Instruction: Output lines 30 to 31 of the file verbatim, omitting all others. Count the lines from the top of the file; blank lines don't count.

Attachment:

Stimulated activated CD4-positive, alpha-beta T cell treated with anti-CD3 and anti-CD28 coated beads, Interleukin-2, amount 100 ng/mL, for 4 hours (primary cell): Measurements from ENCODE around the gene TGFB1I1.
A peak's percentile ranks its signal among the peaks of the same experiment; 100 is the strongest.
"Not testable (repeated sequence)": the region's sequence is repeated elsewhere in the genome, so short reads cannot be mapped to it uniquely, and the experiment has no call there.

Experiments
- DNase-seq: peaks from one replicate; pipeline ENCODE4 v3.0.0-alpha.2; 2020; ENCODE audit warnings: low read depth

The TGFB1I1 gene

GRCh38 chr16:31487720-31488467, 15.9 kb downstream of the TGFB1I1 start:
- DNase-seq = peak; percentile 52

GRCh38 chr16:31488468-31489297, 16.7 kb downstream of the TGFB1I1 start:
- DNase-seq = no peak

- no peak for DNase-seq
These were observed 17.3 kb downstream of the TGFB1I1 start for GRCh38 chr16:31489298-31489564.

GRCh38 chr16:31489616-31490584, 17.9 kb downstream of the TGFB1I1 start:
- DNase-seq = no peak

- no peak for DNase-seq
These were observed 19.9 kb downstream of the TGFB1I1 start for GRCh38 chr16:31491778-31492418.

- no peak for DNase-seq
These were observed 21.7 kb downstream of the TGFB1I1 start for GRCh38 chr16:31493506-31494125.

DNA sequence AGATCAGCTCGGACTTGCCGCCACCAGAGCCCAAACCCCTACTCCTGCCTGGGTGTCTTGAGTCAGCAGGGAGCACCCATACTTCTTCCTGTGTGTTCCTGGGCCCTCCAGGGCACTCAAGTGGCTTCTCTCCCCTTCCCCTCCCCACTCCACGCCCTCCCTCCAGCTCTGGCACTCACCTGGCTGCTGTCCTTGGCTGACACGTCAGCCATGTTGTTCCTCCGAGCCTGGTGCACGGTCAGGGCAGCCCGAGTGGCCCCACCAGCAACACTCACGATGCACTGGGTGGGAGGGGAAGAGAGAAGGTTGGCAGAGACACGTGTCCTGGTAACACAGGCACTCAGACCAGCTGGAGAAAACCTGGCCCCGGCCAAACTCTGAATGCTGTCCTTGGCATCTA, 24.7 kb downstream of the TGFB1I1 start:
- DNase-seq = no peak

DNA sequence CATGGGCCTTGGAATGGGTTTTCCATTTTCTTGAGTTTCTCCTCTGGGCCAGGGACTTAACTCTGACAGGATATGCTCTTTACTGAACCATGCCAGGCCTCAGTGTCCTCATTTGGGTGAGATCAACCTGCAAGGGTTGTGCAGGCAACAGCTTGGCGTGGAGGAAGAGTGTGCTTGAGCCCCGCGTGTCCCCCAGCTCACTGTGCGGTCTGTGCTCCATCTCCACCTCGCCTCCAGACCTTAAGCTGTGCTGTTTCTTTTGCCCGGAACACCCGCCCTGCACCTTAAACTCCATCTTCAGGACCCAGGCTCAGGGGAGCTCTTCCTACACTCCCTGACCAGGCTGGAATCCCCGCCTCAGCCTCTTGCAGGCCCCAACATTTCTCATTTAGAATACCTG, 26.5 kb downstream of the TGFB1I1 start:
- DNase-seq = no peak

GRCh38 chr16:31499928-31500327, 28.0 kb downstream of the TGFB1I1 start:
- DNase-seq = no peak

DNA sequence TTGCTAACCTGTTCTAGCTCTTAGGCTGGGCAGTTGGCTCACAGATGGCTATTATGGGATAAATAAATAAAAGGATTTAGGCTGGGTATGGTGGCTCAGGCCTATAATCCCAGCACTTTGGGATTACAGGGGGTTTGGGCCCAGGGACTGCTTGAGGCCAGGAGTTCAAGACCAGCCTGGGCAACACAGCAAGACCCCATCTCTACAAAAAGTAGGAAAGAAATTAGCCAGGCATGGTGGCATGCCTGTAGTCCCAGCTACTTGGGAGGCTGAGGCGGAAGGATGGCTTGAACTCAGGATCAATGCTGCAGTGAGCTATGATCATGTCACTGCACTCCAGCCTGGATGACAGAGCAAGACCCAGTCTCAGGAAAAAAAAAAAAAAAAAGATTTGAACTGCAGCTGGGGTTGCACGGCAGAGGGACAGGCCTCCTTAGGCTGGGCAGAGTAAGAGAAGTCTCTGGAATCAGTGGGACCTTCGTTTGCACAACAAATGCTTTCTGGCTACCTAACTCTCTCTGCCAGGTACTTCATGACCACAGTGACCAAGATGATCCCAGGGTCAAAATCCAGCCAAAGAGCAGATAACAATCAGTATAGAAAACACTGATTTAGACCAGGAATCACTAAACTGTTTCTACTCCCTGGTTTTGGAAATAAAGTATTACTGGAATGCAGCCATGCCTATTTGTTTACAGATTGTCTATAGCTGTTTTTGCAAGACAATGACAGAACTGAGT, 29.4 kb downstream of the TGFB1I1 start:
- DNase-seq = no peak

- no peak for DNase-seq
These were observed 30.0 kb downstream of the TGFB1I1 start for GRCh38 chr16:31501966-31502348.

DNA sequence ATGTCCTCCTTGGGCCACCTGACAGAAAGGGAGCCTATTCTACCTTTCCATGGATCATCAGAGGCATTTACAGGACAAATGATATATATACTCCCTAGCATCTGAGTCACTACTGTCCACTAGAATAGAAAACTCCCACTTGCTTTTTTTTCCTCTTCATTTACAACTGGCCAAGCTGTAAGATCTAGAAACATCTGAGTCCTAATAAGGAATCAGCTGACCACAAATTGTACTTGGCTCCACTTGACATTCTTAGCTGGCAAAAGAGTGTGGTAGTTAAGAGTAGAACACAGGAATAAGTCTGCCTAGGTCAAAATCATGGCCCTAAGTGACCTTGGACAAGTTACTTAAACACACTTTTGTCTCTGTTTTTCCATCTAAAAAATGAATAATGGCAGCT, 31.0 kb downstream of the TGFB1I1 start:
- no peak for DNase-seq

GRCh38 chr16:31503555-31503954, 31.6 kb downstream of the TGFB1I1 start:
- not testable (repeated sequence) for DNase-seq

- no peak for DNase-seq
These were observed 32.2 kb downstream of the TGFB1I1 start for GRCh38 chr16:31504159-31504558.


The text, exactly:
- no peak for DNase-seq

GRCh38 chr16:31503555-31503954, 31.6 kb downstream of the TGFB1I1 start: